As best shown in
Referring again to
For the construction shown in the figures, the rotor 215 is connected to the adapter 160 via a link adapter 255. More specifically the rotor 215, link adapter 255, and adapter 160 have aligned apertures into which bolts 257 are inserted to secure the rotor to the shaft. Further, the third pulley 190, rotor 215, and link adapter 255 are connected via bolts 258. However, other fasteners can be used to secure the components. Additionally, link adapter 255 and the rotor 215 can be formed as one unitary piece, and the rotor 215 and third pulley 190 can be formed as one unitary piece.
It is also noted that the alternator 200 is disposed between the first and third pulleys 170 and 190. For other constructions, the location of the alternator 200 may vary with respect to the first and third pulleys 170 and 190.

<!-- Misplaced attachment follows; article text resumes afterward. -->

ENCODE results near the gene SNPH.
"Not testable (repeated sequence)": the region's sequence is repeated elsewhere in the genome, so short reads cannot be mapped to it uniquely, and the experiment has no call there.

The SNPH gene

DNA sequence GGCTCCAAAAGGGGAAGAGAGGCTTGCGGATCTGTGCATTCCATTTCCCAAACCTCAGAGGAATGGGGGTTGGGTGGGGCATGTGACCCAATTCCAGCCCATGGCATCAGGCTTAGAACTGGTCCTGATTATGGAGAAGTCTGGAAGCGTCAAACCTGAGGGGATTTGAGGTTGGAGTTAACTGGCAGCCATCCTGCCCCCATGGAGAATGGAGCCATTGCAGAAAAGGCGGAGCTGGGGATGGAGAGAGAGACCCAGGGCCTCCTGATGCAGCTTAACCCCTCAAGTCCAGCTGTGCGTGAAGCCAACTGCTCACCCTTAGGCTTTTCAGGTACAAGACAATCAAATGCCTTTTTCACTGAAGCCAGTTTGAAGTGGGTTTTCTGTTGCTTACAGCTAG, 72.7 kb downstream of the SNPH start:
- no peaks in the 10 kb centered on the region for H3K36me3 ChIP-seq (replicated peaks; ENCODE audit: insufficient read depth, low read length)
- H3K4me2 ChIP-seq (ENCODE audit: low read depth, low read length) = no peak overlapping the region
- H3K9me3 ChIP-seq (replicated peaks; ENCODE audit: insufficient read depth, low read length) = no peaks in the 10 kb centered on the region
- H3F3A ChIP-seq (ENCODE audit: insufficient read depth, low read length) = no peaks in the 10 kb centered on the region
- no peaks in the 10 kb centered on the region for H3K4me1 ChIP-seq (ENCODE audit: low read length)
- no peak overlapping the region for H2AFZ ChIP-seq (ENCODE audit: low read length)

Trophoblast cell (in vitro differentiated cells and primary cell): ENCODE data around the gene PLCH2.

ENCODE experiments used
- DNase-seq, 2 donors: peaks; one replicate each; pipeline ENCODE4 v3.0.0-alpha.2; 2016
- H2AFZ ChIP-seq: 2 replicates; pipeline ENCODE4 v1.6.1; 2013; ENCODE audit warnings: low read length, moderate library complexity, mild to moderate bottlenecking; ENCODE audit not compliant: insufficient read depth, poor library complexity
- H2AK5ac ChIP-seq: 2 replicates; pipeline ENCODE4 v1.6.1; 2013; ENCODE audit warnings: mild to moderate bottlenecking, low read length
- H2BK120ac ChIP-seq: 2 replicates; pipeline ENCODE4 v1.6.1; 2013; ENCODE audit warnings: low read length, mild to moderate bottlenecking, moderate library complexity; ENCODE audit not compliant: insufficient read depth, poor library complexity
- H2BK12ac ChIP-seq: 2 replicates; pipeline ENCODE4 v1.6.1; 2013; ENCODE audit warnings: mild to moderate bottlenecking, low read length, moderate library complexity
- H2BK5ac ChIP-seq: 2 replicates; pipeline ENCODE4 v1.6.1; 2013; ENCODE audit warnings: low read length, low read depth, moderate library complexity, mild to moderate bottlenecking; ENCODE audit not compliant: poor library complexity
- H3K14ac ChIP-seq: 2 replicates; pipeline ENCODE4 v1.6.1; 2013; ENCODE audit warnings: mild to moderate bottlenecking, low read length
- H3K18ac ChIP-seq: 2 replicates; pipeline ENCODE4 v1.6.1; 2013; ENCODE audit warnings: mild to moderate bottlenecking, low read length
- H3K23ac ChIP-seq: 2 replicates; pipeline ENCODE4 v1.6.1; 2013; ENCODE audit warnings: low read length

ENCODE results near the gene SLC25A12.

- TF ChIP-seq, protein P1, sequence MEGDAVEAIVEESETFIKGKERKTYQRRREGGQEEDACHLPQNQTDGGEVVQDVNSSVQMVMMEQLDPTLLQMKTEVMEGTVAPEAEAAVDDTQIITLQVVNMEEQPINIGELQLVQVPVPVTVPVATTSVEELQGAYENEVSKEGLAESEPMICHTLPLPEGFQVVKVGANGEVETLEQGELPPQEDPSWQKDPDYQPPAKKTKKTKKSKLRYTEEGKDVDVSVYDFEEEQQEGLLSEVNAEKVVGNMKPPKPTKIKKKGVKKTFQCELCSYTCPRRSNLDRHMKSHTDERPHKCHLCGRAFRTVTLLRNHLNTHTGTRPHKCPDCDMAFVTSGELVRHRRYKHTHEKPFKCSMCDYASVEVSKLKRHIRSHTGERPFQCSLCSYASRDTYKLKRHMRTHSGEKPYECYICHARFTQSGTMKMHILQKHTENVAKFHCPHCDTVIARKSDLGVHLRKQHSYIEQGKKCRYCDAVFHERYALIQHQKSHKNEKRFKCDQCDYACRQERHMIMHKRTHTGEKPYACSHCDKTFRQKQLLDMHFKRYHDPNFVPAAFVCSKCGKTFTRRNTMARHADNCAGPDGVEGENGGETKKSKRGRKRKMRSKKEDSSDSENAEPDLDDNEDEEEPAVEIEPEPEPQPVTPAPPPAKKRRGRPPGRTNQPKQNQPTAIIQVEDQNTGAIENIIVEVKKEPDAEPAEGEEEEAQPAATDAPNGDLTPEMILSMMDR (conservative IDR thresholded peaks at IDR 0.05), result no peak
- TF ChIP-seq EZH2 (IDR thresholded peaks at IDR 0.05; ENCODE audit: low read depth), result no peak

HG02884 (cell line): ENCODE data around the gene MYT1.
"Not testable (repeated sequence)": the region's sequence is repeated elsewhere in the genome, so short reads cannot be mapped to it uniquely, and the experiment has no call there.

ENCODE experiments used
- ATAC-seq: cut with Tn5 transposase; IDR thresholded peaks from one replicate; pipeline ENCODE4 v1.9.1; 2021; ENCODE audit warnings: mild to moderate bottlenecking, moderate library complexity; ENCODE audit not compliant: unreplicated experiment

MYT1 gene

The torque arm 155 secures the stator mount 260, and consequently the stator 205, to the frame 105. The bearing 270 is disposed between the stator mount 260 and the adapter 160 allowing the adapter 160 to rotate with respect to the stator mount 260 and to the stator 205. Accordingly, the stator 205 is fixed with respect to the frame 105, and the rotor 215 and first and third pulleys 170 and 190 rotate as the engine 110 rotates the shaft.
Before proceeding further, it is noted that other arrangements can be used for fixing the stator 205 to the frame 105. For example, it is conceivable for the torque arm 155 to be directly coupled to the stator 205. Additionally, other configurations of the stator mount are possible (e.g., the stator mount 260 can include a different number of channels than the two shown), and the stator mount 260 and the stator core 205 can be formed as one unitary piece.